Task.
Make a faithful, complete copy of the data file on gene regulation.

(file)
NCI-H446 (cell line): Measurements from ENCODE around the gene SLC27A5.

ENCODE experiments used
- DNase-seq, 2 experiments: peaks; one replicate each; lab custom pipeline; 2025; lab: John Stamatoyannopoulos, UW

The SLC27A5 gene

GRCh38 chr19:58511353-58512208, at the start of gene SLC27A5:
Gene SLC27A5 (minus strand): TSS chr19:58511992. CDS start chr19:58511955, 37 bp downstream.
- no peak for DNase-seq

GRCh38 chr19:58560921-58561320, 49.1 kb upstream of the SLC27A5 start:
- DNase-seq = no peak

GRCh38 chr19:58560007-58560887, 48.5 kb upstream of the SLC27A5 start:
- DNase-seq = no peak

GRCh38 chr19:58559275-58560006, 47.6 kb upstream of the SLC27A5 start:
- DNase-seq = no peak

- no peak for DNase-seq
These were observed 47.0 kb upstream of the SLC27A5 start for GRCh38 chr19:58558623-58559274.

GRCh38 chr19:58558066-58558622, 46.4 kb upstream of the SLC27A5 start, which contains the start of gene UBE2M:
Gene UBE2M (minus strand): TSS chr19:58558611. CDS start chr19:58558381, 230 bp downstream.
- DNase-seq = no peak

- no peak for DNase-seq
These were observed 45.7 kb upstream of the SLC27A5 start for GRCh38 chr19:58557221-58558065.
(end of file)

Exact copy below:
NCI-H446 (cell line): Measurements from ENCODE around the gene SLC27A5.

ENCODE experiments used
- DNase-seq, 2 experiments: peaks; one replicate each; lab custom pipeline; 2025; lab: John Stamatoyannopoulos, UW

The SLC27A5 gene

GRCh38 chr19:58511353-58512208, at the start of gene SLC27A5:
Gene SLC27A5 (minus strand): TSS chr19:58511992. CDS start chr19:58511955, 37 bp downstream.
- no peak for DNase-seq

GRCh38 chr19:58560921-58561320, 49.1 kb upstream of the SLC27A5 start:
- DNase-seq = no peak

GRCh38 chr19:58560007-58560887, 48.5 kb upstream of the SLC27A5 start:
- DNase-seq = no peak

GRCh38 chr19:58559275-58560006, 47.6 kb upstream of the SLC27A5 start:
- DNase-seq = no peak

- no peak for DNase-seq
These were observed 47.0 kb upstream of the SLC27A5 start for GRCh38 chr19:58558623-58559274.

GRCh38 chr19:58558066-58558622, 46.4 kb upstream of the SLC27A5 start, which contains the start of gene UBE2M:
Gene UBE2M (minus strand): TSS chr19:58558611. CDS start chr19:58558381, 230 bp downstream.
- DNase-seq = no peak

- no peak for DNase-seq
These were observed 45.7 kb upstream of the SLC27A5 start for GRCh38 chr19:58557221-58558065.